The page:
Conceptualization, B.X., N.P. and J.S. (Jennifer Shapka); methodology, B.X. and J.S. (Jennifer Shapka); software, B.X.; validation, N.P., T.B. and J.S. (Johanna Sam); formal analysis, B.X.; investigation, N.P.; resources, T.B.; data curation, J.S. (Johanna Sam); writing—original draft preparation, B.X., N.P. and J.S. (Jennifer Shapka); writing—review and editing, T.B. and J.S. (Johanna Sam); visualization, B.X.; supervision, J.S. (Jennifer Shapka); project administration, N.P.; funding acquisition, J.S. (Jennifer Shapka). All authors have read and agreed to the published version of the manuscript.


This research was supported by a grant from the Canadian Institute for Health Research [MOP-125937].

Institutional Review Board Statement

Approval was obtained from the ethics committee of The University of British Columbia. The procedures used in this study adhere to the tenets of the Declaration of Helsinki.

Informed Consent Statement

Informed consent was obtained from all individual participants included in the study.

Data Availability Statement

The datasets generated during and/or analyzed during the current study are available from the corresponding author on reasonable request.

Conflicts of Interest

The authors declare no conflict of interest.


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Figure 1. An exploration of cyber-aggression trajectory over time among adolescents.
Figure 1. An exploration of cyber-aggression trajectory over time among adolescents.
Ijerph 21 00429 g001
Table 1. Correlations, means, and standard deviations of gender, cyber-aggression, overt aggression, and spend time online.
Table 1. Correlations, means, and standard deviations of gender, cyber-aggression, overt aggression, and spend time online.
1. Cyber-aggression_Grade61
2. Cyber-aggression_Grade70.48 **1
3. Cyber-aggression_Grade80.36 **0.67 **1
4. Cyber-aggression g_Grade9NA0.28 *0.59 **1
5. Overt aggression T10.23 **0.40 **0.43 **0.52 **1
6. Average hours online T10.60 **0.33 **0.33 **0.22 *0.021
Note. For gender, girl was coded as 1, boy was coded as 0. * p < 0.05. ** p < 0.01.
Table 2. Results of different growth mixture modeling analyses.
Table 2. Results of different growth mixture modeling analyses.
ClassAICBICABICEntropyLMRBLRT (p)Class Probability
Note. N = 384; AIC, Akaike information criterion; BIC, Bayesian information criterion; ABIC, sample-size adjusted BIC; LMR, Lo–Mendell–Rubin likelihood ratio test; BLRT, bootstrap likelihood ratio test.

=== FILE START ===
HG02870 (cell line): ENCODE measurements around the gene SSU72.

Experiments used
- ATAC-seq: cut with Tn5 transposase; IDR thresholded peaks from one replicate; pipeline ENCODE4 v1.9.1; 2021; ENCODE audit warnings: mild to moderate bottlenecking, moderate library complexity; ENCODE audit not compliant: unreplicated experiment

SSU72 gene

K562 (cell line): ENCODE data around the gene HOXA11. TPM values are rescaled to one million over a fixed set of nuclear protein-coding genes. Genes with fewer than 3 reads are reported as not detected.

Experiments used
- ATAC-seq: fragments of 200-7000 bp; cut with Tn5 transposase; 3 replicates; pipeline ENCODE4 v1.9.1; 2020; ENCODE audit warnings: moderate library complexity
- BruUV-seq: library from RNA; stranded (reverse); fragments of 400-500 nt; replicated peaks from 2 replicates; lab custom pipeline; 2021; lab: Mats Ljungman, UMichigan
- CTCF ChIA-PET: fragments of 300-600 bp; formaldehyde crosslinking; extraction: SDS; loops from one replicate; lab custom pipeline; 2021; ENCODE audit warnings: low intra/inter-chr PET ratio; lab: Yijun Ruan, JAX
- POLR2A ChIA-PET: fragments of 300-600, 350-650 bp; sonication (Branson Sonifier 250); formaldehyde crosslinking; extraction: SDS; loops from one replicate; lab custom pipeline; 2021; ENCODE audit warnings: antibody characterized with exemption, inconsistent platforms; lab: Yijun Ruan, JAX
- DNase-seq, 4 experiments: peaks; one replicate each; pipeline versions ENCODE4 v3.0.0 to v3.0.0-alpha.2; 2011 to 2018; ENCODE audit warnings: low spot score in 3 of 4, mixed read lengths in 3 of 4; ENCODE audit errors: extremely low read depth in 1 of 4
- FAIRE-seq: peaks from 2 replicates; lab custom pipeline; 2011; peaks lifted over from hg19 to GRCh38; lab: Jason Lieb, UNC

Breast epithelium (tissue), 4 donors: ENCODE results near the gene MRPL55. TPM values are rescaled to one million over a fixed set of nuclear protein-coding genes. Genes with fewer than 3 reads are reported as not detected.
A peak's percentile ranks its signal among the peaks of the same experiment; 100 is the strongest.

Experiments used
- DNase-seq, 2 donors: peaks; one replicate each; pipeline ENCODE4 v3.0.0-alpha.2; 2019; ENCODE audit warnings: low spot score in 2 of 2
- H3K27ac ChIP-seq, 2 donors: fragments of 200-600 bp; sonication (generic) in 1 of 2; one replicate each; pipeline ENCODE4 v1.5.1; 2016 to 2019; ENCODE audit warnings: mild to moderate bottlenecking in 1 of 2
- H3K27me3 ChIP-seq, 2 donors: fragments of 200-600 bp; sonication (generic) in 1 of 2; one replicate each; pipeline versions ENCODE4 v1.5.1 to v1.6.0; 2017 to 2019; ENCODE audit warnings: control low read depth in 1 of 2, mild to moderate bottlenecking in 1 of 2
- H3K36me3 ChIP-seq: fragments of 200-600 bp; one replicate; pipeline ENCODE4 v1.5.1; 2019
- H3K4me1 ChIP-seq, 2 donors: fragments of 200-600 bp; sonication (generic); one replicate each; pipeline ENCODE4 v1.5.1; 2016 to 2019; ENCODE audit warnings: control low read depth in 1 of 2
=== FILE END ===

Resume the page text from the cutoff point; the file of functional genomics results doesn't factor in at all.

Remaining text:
Table 3. Associations between cyber-aggression trajectory class membership and gender, overt aggression, and time spent online at Time 1 using the three-step procedure.
Table 3. Associations between cyber-aggression trajectory class membership and gender, overt aggression, and time spent online at Time 1 using the three-step procedure.
Comparison (=1)
Class 1 (High-Decreasing)
High-Decreasing Low-Increasing
b (SE)b (SE)
2 (Low-increasing)
Gender0.30 (0.69)-
Overt aggression−1.40 (0.19) **-
Average hours online−1.71 (1.32) **-
3 (Stable)
Gender−1.04 (1.37)−0.1.34 (1.35)
Overt aggression0.20 (0.14)0.60 (0.17) **
Average hours online2.16 (1.5)1.86 (1.4) **
Note. All values are unstandardized; For gender, girl was coded as 1, boy was coded as 0; ** p < 0.01.
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Xiao, B.; Parent, N.; Bond, T.; Sam, J.; Shapka, J. Developmental Trajectories of Cyber-Aggression among Early Adolescents in Canada: The Impact of Aggression, Gender, and Time Spent Online. Int. J. Environ. Res. Public Health 2024, 21, 429.

AMA Style

Xiao B, Parent N, Bond T, Sam J, Shapka J. Developmental Trajectories of Cyber-Aggression among Early Adolescents in Canada: The Impact of Aggression, Gender, and Time Spent Online. International Journal of Environmental Research and Public Health. 2024; 21(4):429.

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Xiao, Bowen, Natasha Parent, Takara Bond, Johanna Sam, and Jennifer Shapka. 2024. "Developmental Trajectories of Cyber-Aggression among Early Adolescents in Canada: The Impact of Aggression, Gender, and Time Spent Online" International Journal of Environmental Research and Public Health 21, no. 4: 429.